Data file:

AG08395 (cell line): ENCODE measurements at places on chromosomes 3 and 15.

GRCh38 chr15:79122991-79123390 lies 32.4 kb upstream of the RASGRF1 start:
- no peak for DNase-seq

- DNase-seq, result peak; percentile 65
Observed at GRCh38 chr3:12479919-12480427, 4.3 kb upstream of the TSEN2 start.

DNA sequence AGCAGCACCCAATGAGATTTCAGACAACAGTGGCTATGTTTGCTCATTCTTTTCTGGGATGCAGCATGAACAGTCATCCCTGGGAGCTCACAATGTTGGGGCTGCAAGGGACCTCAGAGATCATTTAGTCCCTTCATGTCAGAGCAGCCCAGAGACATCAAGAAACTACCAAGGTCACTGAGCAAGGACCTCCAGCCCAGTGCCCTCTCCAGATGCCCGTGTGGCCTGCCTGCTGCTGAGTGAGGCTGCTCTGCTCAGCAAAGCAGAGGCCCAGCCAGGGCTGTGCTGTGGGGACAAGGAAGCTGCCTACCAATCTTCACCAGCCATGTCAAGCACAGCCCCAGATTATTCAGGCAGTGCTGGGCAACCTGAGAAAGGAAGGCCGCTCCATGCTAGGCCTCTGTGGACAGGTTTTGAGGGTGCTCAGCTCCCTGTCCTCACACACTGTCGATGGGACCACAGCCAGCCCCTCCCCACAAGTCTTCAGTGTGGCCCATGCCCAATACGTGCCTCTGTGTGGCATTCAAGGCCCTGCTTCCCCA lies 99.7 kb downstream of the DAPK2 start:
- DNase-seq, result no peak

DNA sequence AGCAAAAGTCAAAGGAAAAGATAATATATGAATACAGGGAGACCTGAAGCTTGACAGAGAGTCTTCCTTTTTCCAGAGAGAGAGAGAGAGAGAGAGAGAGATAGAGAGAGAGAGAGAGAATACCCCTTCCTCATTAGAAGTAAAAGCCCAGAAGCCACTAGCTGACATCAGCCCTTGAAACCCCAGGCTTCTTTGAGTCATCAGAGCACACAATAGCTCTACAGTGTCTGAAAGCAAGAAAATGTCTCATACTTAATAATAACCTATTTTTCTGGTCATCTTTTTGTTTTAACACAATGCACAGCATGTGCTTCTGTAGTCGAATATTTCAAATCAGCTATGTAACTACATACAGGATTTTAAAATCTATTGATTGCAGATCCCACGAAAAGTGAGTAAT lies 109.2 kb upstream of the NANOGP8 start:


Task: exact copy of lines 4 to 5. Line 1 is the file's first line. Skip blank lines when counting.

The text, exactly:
- DNase-seq, result peak; percentile 65
Observed at GRCh38 chr3:12479919-12480427, 4.3 kb upstream of the TSEN2 start.